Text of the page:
Born: 1599
Gains Chichester title: 1613
Died: 1653

When he was 20 in 1603 he married Anne Berry (invented)
In 1613 when he was 30 he becomes the 1st Earl of Chichester.  Surviving children of the match were George (1623-1673) born when George the First was 25.  
And two daughters Alice and Elizabeth. 
He was created 1st Earl of Chichester at the age of 30 in 1613 and this would put him between Montgomery (1605) and Northampton (1618)

Born: 1623
Gains Chichester title: 1653
Died: 1673

His son George II, marries heiress Mary Stedham (1627-1657), when he is 21 years old. Four years pass and finally they have a living child called George 
Followed nine years later by a daughter called Mirtel in 1657 when his wife Mary dies in childbirth. The Steadham estate is passed to Mirtel. 

The first Earl is 49 when George III is born in 1648, but dies 5 years in 1653, George the second inherites and assume his fathers place between Montgomery and Northampton. 

Born 1648
Gains Chichester title: 1673

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House of Lords Painting

Concept - to be developed into a finished painting. 

"So, perhaps a drawing with me towards the back, taking to my feet and the other lords turning to take note?" he offered, maintaining the same vain theme. Despite the playfulness of it, George made an interesting point about how one might want to be depicted in a painting of many.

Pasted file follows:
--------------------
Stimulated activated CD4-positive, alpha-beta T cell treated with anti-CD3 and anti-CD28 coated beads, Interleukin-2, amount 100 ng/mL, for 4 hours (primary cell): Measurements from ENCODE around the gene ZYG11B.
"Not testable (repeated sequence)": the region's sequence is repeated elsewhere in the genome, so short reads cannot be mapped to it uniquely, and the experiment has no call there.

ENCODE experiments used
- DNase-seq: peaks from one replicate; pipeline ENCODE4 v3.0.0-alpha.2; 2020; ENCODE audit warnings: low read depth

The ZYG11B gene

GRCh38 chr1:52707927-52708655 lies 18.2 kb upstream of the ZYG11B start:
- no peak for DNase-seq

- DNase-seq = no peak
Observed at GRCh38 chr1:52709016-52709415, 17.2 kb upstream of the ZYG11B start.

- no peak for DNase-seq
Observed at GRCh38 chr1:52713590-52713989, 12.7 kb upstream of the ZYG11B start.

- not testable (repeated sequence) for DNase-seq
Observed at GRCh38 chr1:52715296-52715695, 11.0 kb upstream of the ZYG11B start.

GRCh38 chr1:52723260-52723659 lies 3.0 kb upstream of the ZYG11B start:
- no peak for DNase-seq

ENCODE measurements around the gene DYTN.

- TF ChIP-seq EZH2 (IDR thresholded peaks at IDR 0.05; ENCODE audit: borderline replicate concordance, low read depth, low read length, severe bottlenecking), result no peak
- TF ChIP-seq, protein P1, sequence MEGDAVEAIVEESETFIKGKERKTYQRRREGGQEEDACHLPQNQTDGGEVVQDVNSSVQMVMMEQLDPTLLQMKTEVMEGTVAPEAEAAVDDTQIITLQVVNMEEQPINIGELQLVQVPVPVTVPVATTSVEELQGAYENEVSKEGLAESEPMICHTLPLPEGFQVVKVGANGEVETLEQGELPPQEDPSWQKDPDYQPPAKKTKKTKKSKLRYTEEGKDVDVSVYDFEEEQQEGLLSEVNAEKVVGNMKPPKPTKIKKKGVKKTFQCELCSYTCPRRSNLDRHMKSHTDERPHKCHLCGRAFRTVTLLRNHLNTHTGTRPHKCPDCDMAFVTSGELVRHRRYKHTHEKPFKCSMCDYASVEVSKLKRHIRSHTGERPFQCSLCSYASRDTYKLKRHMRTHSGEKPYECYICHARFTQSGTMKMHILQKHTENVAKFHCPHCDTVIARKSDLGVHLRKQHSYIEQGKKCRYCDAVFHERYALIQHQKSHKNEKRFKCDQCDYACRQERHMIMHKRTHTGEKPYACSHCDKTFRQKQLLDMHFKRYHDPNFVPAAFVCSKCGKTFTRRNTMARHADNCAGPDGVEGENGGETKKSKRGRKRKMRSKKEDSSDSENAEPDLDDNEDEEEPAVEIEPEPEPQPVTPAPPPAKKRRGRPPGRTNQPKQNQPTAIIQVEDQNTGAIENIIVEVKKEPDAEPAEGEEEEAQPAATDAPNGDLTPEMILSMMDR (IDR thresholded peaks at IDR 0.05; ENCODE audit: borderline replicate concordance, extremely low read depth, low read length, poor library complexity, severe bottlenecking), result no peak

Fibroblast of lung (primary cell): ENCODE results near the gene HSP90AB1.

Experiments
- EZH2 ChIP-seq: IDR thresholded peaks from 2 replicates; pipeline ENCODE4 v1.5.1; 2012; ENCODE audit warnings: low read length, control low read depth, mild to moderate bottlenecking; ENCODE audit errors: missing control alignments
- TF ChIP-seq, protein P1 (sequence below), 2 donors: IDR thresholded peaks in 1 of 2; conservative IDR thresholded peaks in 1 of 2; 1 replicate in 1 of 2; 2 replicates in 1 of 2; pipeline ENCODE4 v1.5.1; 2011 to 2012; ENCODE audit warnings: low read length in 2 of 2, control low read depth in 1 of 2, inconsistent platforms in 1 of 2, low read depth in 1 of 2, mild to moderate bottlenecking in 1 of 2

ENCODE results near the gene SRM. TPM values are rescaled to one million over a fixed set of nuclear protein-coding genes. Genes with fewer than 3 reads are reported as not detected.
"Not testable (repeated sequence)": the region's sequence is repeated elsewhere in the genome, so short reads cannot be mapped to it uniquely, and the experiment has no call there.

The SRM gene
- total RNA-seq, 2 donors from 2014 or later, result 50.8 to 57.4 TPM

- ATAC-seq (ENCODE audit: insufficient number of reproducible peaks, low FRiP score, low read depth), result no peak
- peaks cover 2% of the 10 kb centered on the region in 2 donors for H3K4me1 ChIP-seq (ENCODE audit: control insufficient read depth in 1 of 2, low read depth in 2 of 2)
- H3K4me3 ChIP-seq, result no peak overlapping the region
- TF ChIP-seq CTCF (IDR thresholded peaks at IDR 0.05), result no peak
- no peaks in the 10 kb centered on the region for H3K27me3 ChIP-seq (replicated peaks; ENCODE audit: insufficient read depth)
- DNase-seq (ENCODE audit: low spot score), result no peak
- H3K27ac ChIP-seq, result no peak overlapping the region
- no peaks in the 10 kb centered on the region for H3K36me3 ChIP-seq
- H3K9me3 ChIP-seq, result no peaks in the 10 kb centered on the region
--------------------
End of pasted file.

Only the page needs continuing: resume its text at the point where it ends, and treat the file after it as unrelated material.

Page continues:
"All things are vanity." George replied generously with broad smile. His minds eye then 'seeing' what might be done with the scene as Louis offered an alternative composition. "Ah, there! And the generations shall continue to wonder of what topic these others anticipated his revelations upon? I like the question, the story is ever important behind any artwork... yes, yes that is a painting worthy."

It seemed that Basildon had swayed the passionate artist that a painting with Louis at its core would be worthy. A smile appear slowly on his face. Perhaps Louis was surprised that the artist that resisted portraits so vigorously might be tempted by this portrayal. "And you should add yourself in the crowd beside me ... with a smile on your lips that suggests you know the answer to what is on everyone's lips." Would George be further intrigued by the idea? It would also be a statement of an alliance of sorts to anyone with more than a casual interest in the subject matter.

Planning something to put in the back of the paining like a time capsule 

"A keepsake then," Louis agreed. "How about an English penny, as a symbol of a penny for your thoughts?* Is that not consistent with the theme of the painting?"

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Astounding Wealth
House in Pall Mall
Estate at Dulwich
Estate at Chichester
6 horse Carriage
Exquisite Wardrobe

Sullied Reputation: Spent time in the Tower (but then, many of the cool kids at court have ;) )
Dark Secret: Mina


Guarfian of Baby Edward Russell, Baron Whitgrove.

Immediate Obstacle 
Immediate Opportunities  

Political Leanings:
Liberal/Whiggish 'for the people' political leanings, as evident in the workscheme he set up in 1676 for the unemployed.

Donated a huge sum in Dec 77 to Cumberland 

to be continued...